Since Masa Shiroki launched Canada’s first sake brewery in Vancouver in 2007, he has won many fans. Selling Osake, his artisanal Japanese rice wine, to British Columbia’s Asian restaurants and liquor stores, he went from producing 3,000 bottles a year at first to about 12,000 today.
But tourists from Ontario and Quebec who sample the wine at his tasting counter are often disappointed. “They say, ‘Oh, this is great. Can you send a case to me?’” says Shiroki. “I have to say, ‘I’m sorry, we’re not permitted to do so under the current laws.’”
Shiroki hopes the passage of federal Bill C-311, which received royal assent on June 28, will change things. Known in wine circles as the “Free My Grapes” bill, it removes an archaic restriction on interprovincial wine trade from the Importation of Intoxicating Liquors Act, a 1928 law intended to stop bootleggers. For the past 84 years, it has prohibited oenophiles from taking bottles of wine (including sake) from one province to another.
“In France, that would be laughable,” says B.C. lawyer Mark Hicken, who advocated for the law. “Can you imagine a winery in Bordeaux not being able to ship wine to Paris?” Conservative MP Dan Albas, who introduced C-311 as a private-member’s bill, says it is meant to take the chill off the industry. Consumers are restricted to the narrow variety of domestic labels stocked by provincial liquor boards, he says, and should be able to order directly from small producers.
While the bill lifts one barrier at the federal level, however, lingering provincial restrictions may limit its benefits. Ontario, for example, does not allow the direct shipment of wine from private sellers to customers over provincial borders, as it could damage provincial revenues, says Liquor Control Board of Ontario spokesperson Julie Rosenberg. Ontario and B.C. allow people to transport a limited quantity of wine over the border only if it’s on their person. A rule change that B.C. announced the day after C-311 passed in the Senate declined to lift restrictions on Internet sales.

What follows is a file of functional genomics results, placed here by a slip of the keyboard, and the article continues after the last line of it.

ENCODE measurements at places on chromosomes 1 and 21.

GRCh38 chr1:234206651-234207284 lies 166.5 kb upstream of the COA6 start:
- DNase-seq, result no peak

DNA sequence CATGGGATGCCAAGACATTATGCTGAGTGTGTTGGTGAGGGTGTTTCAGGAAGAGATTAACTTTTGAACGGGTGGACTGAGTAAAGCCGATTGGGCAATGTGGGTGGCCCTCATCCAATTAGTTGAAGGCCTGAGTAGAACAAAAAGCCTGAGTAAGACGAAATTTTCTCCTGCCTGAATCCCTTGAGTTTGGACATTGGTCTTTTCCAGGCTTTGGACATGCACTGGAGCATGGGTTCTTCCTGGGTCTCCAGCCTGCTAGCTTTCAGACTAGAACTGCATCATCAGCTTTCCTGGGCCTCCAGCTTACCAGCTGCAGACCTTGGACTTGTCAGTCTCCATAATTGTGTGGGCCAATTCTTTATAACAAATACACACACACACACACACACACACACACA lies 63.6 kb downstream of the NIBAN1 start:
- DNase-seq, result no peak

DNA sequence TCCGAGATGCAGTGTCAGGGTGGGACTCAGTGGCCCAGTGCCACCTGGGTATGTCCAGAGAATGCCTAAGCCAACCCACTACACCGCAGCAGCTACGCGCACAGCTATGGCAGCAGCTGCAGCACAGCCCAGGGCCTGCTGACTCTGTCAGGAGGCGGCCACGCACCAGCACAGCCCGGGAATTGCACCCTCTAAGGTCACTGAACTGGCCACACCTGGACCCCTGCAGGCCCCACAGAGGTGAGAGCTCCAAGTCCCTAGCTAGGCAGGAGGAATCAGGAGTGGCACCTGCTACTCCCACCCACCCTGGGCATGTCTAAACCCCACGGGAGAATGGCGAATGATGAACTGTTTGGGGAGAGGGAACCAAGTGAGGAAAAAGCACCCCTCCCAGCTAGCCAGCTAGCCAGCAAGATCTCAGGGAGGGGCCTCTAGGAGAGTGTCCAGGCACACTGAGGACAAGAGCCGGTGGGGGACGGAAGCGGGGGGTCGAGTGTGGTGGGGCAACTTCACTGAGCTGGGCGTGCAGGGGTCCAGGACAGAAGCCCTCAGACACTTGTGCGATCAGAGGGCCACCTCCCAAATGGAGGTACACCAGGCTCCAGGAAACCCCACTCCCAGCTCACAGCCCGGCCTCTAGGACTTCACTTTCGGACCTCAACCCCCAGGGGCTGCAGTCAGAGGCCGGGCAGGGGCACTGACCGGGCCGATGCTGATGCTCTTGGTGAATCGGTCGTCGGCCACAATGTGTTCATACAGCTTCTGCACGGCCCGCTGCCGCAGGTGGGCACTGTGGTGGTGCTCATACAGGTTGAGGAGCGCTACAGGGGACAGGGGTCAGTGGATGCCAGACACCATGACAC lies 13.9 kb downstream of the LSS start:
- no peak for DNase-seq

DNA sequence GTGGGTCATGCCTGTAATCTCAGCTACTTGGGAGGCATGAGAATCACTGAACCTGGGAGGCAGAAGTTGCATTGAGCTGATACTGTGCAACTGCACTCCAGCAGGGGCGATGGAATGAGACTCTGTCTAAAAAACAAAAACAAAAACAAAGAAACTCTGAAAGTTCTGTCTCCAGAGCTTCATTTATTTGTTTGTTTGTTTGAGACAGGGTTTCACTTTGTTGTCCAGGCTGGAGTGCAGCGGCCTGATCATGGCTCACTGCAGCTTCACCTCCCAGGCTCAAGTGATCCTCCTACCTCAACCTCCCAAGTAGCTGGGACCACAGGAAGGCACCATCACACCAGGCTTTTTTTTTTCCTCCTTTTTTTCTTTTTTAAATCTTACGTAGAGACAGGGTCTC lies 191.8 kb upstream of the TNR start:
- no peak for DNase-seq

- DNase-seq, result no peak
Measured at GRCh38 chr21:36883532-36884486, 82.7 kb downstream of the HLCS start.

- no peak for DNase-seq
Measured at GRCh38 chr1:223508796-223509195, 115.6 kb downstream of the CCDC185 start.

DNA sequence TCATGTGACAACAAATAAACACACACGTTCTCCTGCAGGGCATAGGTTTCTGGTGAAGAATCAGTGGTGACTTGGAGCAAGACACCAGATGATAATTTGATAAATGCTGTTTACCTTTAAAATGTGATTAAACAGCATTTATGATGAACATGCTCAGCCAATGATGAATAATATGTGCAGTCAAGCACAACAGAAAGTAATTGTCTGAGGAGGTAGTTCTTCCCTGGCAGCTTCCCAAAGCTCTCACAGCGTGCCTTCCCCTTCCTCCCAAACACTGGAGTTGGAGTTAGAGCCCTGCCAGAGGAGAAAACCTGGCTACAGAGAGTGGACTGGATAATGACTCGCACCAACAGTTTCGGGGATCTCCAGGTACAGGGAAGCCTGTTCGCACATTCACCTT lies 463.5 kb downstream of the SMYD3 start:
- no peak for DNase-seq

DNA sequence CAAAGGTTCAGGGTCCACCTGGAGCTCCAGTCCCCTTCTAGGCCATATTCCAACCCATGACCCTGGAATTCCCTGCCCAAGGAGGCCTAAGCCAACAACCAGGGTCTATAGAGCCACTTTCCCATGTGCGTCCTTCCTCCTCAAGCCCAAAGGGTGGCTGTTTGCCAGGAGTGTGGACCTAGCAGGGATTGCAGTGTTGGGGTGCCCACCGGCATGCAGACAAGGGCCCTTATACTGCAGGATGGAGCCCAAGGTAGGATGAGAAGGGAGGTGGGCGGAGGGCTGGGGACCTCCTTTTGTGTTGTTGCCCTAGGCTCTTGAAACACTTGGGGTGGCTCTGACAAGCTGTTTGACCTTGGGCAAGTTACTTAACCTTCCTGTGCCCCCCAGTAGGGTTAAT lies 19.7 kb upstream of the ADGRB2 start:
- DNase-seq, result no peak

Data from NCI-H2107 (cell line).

A Harris/Decima poll in June found that 82% of Canadians feel they should be able to buy wine online from other provinces. E-commerce wouldn’t add much to big wineries’ bottom lines, but it could be a game-changer for small ones, which don’t have the resources to market their product to provincial liquor boards. Shiroki estimates he could more than double his sake output in just a few years if he is allowed to sell to the rest of Canada. And there are more upstarts like his on the vine. B.C. has 40 new wineries going through the permit process, an increase of almost 20%, Albas notes.
Legalizing direct-to-consumer selling wouldn’t dampen liquorstore sales, Hicken says. Because of shipping costs, online wine buyers tend to be after cellar-ready, higher-end vintages, not $15 bottles, and most wine drinkers will still opt to buy from their local store. Allowing connoisseurs to buy online would be a logical next step to help nurture the industry’s green shoots.